One year ago, PFT posted this. It’s a recreation of a jacket from Jaws, apparently – I’ve not seen the movie and tbh most of the things I know about Jaws are from hearing PFT talk about it on podcasts, which he seems unable to prevent himself from doing.. M sent the photo post to me saying I should have that outfit, since I 1) always like PFTs outfits 2) like things with anchors on (I like nautical stuff but not like full on sailor suits so anchors on not-blue fabric is PERF). I wondered if I could find the fabric. She found it. It’s Sarah Jane for Michael Miller, the out to sea line which I should have spotted right away (sewing nerd fail). I bought some. And I spent a year wondering what the right outfit would be to recreate the feel of a three piece suit in a form that I would actually wear.

If you’re guessing I decided on M6696, you’d be right.

So for ages I thought I’d just sew it up when I finished the black dress. And then when we booked the tickets for TAH in Sydney I thought I’d sew it up to wear there. And then three weeks ago I thought ‘oh shit, that’s soon!’ and pulled out the black dress to work on as a wearable muslin before starting the anchor dress.

This meant the progress was a little bit rushed. Unfortunately there was a bit less ‘doing it right’ on this than I had initially intended. On the OTHER hand, it’s actually a finished sewn object, so, swings and roundabouts.

The actual sewing process was pretty straightforward. I did most of it over a day a couple of weekends ago. I did some changes, and I gotta say it was a good thing I’ve sewn a shirt before because these instructions were CONFUSING. I sandwiched the top yoke, and I also sandwiched the bottom of the bodice in the waistband. Then I French seamed the skirt onto the waistband. I French seamed everything else too, because the fabric is light and a bit seethrough, and mildly ravelly – no problems with it while sewing, or even unpicking, but it will definitely unravel in the wash. I also did the collar like Andrea’s tutorial. Basically I did the construction like the Kwik Sew shirt I made.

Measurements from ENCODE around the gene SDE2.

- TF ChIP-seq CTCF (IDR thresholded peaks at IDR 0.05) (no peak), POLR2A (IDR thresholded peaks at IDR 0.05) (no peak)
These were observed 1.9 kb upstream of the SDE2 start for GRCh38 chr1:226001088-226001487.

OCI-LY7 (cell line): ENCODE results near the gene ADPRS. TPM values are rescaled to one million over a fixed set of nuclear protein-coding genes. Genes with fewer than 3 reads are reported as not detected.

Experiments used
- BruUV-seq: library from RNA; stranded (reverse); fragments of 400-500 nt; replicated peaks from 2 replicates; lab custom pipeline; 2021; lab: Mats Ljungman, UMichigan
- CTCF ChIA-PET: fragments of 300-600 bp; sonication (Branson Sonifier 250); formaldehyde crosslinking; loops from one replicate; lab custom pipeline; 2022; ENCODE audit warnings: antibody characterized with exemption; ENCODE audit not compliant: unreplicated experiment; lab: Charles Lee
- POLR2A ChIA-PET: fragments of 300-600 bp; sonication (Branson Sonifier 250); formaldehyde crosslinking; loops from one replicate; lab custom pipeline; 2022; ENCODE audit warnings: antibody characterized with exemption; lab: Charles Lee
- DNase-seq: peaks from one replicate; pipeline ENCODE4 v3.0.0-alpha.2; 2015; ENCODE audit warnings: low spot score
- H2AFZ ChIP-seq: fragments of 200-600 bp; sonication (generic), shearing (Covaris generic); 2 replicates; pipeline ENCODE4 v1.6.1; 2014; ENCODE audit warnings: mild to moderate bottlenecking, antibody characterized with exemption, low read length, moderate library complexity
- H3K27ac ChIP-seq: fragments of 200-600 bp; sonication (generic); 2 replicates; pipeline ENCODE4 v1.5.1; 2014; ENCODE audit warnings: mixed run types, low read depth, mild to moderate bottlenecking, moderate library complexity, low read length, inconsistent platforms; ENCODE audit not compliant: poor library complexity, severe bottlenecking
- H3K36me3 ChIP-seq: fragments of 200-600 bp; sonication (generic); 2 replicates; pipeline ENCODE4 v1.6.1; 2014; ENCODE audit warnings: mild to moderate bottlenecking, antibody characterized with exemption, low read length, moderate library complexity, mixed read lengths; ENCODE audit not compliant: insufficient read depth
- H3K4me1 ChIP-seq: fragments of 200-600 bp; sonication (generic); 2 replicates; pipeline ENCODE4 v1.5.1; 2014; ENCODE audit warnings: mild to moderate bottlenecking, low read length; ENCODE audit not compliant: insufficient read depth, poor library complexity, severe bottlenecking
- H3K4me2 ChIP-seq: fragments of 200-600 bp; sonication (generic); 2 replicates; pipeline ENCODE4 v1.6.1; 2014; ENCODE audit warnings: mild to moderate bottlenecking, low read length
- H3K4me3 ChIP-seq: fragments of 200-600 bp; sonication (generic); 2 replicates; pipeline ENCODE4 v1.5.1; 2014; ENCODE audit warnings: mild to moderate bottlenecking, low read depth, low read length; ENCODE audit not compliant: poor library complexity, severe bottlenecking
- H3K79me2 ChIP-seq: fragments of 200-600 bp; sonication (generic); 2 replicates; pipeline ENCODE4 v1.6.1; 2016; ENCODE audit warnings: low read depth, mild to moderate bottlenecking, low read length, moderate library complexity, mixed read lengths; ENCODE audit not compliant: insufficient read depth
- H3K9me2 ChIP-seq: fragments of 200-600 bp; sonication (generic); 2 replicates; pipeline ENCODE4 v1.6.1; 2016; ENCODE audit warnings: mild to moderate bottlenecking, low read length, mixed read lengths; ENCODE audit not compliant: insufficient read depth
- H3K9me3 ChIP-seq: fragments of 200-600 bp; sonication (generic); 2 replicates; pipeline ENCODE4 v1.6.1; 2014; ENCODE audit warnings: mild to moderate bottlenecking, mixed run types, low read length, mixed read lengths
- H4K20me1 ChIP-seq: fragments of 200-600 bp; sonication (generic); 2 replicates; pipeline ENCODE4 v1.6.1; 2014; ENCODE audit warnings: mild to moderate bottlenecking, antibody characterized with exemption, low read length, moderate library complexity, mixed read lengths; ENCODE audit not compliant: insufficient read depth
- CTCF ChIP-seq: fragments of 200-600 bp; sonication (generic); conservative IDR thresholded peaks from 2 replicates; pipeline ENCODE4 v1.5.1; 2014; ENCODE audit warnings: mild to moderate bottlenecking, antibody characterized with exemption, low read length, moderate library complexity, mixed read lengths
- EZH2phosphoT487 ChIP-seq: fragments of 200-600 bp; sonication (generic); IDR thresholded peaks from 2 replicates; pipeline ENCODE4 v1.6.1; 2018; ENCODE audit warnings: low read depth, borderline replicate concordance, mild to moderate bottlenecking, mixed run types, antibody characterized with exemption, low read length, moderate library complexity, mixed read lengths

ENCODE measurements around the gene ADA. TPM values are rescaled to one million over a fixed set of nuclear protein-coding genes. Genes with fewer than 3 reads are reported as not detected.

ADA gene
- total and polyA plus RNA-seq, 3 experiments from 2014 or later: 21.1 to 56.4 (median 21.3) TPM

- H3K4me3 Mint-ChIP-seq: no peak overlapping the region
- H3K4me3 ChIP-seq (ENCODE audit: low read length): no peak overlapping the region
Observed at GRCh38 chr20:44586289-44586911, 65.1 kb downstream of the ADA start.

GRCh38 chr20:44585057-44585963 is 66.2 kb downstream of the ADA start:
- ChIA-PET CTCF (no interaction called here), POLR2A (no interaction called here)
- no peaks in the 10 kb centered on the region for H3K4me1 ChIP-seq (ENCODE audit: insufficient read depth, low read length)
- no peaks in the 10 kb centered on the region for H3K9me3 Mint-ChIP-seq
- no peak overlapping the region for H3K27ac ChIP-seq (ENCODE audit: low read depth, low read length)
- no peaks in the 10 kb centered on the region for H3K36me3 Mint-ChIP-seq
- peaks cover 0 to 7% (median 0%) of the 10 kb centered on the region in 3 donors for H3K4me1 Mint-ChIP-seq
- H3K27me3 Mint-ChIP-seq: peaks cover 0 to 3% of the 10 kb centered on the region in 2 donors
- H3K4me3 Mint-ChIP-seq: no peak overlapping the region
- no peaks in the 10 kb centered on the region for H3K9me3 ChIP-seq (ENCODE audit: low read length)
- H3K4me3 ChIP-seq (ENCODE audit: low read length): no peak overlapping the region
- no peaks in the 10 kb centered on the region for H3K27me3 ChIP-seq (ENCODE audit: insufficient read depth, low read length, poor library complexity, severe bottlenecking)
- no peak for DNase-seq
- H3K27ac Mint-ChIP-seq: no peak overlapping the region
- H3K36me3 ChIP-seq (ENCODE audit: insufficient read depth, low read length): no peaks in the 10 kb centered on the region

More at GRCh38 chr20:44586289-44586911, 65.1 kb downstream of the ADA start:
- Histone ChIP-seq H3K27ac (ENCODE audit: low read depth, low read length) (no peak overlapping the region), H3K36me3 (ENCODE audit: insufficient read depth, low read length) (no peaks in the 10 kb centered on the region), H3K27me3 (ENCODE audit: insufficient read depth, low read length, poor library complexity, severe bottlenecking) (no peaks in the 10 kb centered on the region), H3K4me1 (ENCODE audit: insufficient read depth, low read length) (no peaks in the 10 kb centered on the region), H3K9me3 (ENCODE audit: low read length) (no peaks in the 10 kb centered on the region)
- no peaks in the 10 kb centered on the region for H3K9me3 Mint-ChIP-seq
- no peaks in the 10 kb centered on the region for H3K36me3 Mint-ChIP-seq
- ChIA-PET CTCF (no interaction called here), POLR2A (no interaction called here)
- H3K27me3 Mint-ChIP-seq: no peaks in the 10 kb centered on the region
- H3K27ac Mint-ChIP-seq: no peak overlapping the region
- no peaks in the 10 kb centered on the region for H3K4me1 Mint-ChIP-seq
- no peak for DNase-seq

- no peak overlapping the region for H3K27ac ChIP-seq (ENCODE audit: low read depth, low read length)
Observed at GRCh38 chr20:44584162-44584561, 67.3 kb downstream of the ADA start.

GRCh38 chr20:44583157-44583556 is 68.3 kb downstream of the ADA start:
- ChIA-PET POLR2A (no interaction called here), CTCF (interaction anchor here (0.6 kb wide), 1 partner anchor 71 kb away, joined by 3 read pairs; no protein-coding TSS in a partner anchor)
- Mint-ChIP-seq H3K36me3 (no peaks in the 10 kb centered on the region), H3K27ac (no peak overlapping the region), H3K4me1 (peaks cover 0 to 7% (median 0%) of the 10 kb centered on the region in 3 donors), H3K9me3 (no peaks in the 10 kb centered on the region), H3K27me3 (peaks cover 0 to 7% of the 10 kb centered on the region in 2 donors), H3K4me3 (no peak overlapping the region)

The hem is folded over 1cm and then folded up 4cm and top stitched. I’m wondering about taking it up a bit further in future makes, but I haven’t decided yet if I like the length or not. It’s a bit longer than I usually would make my skirts but I might be into it? It is pretty crinkly in this fabric, I did iron it before wearing but in future I’ll spend more time steaming the hem in particular because it’s pretty creased still. And the collar is sitting funny – it was fine before but I think I steamed it at a wrong angle. I’ll have to pay attention to that. In general, though, I like to wear natural fabrics and that means some creasing. If Queen Vic herself can’t beat creasing I don’t see why I should try.

I also had initially planned no pockets, because I was planning French seams and didn’t want to deal with that ish. Then when I pulled it out again I decided no, definitely, pockets are necessary. So I sort of worked that out myself and they don’t really sit quite right. It looks fine when worn, but if you look at the pocket you can see it wants to cave in on itself before the seam. I’ve done some googling and found a better method (that is to say, any method at all), and I could probably go back and fix it but I’m worried I’d make it worse and the fixes would be visible – this happened a few other places where the voile made fixing things hard. Nowhere very visible but the pockets would be, so they’ll stay that way for now, but hopefully next time I want to sew pockets into French seams I’ll feel better equipped.

Then I ran into some troubles. For one, the button band turned out to be too small somehow. I’d cut it too long initially, and then when I trimmed it I guess I trimmed it too short. So it technically fit the dress but without room to turn over, when it catches the hem, which is how I didn’t notice it until it was sewed on – it looked like it fit. So I extended the button band which will be at the back, since that was even shorter, somehow (??) and then I just sort of… fudged it. I ended up having to fold the hem up a little bit under it on one side, so the hem is a bit wonky. Whoops.